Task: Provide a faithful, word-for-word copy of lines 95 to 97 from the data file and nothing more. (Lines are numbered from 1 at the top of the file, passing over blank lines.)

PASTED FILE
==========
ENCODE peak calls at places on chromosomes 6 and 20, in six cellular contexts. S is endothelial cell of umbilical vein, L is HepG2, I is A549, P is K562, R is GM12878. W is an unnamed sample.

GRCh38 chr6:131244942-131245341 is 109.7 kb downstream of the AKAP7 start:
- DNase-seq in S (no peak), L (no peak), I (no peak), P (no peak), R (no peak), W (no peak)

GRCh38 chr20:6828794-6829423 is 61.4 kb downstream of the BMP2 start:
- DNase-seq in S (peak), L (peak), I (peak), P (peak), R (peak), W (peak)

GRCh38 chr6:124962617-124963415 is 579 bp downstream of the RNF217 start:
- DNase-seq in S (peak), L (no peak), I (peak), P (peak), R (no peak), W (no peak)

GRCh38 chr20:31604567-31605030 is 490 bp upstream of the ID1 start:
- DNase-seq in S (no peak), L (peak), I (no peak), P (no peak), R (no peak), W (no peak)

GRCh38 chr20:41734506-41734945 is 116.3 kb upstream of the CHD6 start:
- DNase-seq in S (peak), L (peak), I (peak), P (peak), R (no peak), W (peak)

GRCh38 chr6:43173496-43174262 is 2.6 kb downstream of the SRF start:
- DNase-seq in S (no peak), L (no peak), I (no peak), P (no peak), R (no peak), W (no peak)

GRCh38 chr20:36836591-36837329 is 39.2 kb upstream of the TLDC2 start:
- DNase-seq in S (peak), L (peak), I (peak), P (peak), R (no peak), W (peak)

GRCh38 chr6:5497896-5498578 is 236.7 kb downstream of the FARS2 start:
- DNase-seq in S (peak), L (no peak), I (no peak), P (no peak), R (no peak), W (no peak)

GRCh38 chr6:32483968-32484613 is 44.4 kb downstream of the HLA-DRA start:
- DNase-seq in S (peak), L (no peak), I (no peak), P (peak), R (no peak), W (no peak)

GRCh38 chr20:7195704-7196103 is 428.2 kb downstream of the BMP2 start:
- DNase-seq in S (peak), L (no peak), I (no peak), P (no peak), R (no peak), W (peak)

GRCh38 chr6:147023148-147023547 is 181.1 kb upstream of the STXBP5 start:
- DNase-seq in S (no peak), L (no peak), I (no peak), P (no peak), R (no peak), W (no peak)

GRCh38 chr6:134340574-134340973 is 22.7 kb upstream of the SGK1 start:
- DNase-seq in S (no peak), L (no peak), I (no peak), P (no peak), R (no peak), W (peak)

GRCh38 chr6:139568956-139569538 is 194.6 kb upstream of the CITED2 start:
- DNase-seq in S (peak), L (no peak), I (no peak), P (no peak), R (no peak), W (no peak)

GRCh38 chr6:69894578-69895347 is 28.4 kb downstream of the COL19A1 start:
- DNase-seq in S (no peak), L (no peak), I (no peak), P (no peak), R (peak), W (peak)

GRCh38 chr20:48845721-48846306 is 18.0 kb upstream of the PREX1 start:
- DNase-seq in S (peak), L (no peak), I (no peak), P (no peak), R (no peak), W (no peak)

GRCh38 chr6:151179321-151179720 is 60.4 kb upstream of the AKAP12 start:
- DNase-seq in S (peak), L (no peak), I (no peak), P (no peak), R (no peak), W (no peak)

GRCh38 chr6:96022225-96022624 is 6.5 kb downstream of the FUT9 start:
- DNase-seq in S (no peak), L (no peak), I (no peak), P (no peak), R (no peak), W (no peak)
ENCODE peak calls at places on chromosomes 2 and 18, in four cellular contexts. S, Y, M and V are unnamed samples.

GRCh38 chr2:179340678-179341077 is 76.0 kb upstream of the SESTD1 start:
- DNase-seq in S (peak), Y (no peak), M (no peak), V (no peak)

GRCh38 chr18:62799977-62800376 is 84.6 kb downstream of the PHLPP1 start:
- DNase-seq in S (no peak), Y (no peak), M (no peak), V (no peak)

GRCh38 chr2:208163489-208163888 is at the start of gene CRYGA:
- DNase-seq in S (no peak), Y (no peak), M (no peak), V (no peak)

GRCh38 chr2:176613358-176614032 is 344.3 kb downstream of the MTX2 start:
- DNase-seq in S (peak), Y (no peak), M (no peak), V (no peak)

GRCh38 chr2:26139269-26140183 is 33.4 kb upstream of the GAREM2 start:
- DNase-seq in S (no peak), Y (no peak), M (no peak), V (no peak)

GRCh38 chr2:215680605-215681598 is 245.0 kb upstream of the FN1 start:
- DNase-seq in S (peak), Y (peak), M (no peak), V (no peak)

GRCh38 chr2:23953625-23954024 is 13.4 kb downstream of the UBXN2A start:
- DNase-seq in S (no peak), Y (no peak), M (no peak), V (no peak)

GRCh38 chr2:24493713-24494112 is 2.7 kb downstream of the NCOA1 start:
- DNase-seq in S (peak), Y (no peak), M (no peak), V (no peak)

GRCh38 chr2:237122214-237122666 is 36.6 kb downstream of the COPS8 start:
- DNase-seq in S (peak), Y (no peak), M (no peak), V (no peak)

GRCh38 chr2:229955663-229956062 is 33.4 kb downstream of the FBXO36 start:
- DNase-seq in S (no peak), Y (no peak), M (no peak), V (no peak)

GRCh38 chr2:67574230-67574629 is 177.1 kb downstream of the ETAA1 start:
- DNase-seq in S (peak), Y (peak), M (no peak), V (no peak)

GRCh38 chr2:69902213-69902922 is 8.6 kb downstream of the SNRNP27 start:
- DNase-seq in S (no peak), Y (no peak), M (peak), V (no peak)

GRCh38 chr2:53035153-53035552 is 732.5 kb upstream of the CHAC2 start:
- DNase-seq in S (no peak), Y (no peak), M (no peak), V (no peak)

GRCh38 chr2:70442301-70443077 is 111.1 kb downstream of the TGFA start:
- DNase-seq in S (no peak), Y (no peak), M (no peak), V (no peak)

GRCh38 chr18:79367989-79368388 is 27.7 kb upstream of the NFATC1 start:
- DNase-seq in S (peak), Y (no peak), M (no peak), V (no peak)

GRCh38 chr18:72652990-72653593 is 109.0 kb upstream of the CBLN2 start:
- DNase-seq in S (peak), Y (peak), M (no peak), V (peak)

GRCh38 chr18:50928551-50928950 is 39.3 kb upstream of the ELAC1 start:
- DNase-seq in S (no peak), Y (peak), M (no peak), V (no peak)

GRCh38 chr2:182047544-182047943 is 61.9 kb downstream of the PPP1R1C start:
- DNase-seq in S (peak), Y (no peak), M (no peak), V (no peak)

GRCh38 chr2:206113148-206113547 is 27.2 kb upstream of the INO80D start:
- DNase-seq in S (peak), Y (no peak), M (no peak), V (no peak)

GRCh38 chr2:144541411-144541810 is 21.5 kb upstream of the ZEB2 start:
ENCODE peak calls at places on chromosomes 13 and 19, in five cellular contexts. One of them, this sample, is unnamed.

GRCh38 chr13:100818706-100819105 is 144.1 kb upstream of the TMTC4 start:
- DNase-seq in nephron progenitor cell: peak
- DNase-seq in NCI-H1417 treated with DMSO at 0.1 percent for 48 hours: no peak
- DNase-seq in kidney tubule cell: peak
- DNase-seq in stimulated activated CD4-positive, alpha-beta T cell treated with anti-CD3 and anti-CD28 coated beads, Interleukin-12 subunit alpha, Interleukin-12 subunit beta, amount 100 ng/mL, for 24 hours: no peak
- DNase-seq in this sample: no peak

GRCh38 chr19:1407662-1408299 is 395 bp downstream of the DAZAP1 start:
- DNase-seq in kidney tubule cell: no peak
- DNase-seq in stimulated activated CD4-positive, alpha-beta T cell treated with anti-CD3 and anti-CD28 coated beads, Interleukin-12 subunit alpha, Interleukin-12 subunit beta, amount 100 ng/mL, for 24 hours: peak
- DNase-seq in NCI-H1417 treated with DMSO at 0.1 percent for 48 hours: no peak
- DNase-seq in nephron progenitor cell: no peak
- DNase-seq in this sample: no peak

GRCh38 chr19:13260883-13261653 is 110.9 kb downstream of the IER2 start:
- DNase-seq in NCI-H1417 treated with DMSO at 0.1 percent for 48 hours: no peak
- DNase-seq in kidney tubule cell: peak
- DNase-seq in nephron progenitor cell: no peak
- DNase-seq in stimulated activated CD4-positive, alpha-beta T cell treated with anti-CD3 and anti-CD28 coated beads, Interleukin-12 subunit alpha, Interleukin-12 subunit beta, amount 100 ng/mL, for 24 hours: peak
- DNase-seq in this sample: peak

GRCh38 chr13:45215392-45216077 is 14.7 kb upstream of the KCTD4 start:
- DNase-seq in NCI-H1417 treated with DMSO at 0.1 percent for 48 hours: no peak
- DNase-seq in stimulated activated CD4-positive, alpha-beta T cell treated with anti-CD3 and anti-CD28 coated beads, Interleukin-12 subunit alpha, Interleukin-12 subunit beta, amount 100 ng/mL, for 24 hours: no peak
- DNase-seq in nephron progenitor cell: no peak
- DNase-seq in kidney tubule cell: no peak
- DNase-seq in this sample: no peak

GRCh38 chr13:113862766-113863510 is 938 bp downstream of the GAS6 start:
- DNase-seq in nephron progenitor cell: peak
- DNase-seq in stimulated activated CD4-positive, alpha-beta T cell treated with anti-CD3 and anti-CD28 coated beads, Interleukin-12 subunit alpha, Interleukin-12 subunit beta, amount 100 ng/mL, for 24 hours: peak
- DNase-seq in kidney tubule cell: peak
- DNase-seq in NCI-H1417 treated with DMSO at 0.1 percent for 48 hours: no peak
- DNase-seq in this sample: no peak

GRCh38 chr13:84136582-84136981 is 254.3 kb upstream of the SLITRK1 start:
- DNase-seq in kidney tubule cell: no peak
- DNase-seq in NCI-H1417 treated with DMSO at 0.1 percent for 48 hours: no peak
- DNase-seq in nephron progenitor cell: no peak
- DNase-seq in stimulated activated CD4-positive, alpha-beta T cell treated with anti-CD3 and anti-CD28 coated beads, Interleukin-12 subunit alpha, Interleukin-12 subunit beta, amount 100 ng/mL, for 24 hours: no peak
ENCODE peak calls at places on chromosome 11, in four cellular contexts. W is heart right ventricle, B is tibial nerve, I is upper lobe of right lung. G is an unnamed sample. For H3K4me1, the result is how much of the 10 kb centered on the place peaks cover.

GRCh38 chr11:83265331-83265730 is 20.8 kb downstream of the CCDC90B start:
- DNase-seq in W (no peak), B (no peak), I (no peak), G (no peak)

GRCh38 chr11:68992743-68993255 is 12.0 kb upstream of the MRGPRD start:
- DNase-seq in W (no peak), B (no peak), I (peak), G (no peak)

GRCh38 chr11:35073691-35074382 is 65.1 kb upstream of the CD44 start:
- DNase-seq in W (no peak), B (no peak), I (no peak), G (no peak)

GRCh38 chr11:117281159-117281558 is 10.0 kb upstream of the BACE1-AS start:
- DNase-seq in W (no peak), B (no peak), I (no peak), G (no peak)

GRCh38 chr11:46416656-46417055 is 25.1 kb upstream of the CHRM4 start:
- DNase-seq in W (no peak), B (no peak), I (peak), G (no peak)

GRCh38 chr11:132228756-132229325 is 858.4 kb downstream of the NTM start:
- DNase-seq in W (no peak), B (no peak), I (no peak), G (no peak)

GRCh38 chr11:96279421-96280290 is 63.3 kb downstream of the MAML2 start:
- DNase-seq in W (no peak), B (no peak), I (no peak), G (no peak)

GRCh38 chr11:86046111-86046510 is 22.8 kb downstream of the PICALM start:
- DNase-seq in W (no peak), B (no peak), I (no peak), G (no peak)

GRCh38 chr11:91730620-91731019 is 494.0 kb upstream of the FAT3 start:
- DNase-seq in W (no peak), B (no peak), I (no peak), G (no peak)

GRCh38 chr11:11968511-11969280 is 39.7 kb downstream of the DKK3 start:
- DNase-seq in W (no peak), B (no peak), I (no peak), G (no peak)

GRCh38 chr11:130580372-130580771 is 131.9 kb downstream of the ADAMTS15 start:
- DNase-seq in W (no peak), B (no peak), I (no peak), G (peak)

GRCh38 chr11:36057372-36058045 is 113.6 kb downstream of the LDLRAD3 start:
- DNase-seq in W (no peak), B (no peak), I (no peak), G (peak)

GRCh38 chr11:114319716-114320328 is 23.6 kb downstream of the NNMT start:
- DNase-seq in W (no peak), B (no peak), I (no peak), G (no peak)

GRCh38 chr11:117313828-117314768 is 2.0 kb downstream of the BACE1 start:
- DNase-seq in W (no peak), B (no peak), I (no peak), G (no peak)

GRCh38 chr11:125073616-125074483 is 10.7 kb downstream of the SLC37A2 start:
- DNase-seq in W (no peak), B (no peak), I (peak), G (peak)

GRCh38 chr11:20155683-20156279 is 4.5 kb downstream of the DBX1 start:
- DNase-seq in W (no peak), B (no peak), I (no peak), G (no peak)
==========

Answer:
GRCh38 chr13:45215392-45216077 is 14.7 kb upstream of the KCTD4 start:
- DNase-seq in NCI-H1417 treated with DMSO at 0.1 percent for 48 hours: no peak
- DNase-seq in stimulated activated CD4-positive, alpha-beta T cell treated with anti-CD3 and anti-CD28 coated beads, Interleukin-12 subunit alpha, Interleukin-12 subunit beta, amount 100 ng/mL, for 24 hours: no peak